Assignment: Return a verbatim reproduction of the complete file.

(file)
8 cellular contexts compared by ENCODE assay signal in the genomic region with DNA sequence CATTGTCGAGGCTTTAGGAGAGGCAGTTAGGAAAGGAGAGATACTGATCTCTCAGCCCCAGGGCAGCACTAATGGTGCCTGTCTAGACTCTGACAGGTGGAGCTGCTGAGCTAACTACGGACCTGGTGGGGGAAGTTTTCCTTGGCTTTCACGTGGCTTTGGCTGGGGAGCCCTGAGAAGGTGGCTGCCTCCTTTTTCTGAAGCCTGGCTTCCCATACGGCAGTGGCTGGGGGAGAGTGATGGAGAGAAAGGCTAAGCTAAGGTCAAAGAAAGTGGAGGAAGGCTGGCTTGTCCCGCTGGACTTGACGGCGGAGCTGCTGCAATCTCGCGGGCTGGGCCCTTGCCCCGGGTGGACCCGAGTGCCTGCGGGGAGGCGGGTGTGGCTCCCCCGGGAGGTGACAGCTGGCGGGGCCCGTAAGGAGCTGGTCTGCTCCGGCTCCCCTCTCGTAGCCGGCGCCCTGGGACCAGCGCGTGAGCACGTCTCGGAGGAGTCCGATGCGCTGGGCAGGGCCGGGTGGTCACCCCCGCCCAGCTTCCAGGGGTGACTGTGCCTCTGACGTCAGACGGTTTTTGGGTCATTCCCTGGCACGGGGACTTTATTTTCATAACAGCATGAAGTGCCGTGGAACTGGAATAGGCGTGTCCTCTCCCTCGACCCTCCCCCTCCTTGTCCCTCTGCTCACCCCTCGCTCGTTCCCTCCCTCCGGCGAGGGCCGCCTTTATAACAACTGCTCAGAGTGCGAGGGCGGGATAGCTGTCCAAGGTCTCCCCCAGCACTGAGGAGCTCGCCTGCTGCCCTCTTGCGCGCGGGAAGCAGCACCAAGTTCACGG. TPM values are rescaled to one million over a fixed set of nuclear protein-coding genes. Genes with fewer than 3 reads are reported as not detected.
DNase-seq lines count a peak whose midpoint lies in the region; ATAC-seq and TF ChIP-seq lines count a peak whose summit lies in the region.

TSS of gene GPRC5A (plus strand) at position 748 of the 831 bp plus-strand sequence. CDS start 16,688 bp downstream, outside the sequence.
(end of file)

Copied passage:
8 cellular contexts compared by ENCODE assay signal in the genomic region with DNA sequence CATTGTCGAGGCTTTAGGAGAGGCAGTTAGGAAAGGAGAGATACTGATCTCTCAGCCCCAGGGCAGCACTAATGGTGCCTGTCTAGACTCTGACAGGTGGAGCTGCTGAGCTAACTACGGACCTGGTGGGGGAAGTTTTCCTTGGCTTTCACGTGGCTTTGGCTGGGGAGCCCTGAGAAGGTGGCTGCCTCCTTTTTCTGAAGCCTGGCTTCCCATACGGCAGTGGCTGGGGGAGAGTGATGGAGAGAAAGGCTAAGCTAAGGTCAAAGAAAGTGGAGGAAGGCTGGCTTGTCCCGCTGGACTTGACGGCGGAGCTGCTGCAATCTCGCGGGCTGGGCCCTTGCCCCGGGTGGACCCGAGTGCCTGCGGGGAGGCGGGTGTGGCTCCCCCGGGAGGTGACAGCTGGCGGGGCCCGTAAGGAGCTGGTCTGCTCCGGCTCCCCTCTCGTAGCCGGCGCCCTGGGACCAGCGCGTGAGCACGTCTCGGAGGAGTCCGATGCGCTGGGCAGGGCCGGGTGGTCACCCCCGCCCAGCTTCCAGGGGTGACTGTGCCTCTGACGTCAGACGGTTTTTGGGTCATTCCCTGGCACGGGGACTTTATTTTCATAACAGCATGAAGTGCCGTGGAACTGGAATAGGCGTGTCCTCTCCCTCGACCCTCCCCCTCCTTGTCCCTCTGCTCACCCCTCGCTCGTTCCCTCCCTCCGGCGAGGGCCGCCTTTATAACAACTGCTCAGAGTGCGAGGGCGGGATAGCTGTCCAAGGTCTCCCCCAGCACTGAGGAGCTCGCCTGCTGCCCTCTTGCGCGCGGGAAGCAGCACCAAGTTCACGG. TPM values are rescaled to one million over a fixed set of nuclear protein-coding genes. Genes with fewer than 3 reads are reported as not detected.
DNase-seq lines count a peak whose midpoint lies in the region; ATAC-seq and TF ChIP-seq lines count a peak whose summit lies in the region.

TSS of gene GPRC5A (plus strand) at position 748 of the 831 bp plus-strand sequence. CDS start 16,688 bp downstream, outside the sequence.